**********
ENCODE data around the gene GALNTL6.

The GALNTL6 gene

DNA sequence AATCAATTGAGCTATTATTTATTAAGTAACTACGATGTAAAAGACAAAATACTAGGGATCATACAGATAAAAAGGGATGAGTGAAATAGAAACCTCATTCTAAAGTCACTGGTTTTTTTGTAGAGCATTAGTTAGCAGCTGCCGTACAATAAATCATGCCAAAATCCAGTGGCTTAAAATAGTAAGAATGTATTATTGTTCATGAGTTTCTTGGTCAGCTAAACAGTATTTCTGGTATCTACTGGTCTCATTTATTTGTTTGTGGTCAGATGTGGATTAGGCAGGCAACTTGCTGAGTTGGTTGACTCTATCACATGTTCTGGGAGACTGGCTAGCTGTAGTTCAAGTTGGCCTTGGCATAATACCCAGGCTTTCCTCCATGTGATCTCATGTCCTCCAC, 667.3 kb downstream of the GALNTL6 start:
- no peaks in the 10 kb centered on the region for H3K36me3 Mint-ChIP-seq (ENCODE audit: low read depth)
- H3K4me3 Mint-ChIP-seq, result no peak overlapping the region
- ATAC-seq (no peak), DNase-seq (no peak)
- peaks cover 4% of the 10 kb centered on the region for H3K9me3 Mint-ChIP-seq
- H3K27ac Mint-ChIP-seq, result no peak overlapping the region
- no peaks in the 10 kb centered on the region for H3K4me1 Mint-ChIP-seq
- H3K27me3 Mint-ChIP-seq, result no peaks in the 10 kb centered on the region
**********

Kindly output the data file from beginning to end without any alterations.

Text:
ENCODE data around the gene GALNTL6.

The GALNTL6 gene

DNA sequence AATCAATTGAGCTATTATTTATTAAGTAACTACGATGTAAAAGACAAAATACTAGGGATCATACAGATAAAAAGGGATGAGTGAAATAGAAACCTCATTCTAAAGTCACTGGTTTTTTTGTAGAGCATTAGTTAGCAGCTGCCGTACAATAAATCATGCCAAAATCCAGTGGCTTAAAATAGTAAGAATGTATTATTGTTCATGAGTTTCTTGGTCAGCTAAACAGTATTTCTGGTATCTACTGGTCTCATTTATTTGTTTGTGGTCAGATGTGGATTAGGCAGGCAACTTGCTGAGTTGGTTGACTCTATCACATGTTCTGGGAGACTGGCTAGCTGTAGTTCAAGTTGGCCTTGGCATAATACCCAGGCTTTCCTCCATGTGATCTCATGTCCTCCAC, 667.3 kb downstream of the GALNTL6 start:
- no peaks in the 10 kb centered on the region for H3K36me3 Mint-ChIP-seq (ENCODE audit: low read depth)
- H3K4me3 Mint-ChIP-seq, result no peak overlapping the region
- ATAC-seq (no peak), DNase-seq (no peak)
- peaks cover 4% of the 10 kb centered on the region for H3K9me3 Mint-ChIP-seq
- H3K27ac Mint-ChIP-seq, result no peak overlapping the region
- no peaks in the 10 kb centered on the region for H3K4me1 Mint-ChIP-seq
- H3K27me3 Mint-ChIP-seq, result no peaks in the 10 kb centered on the region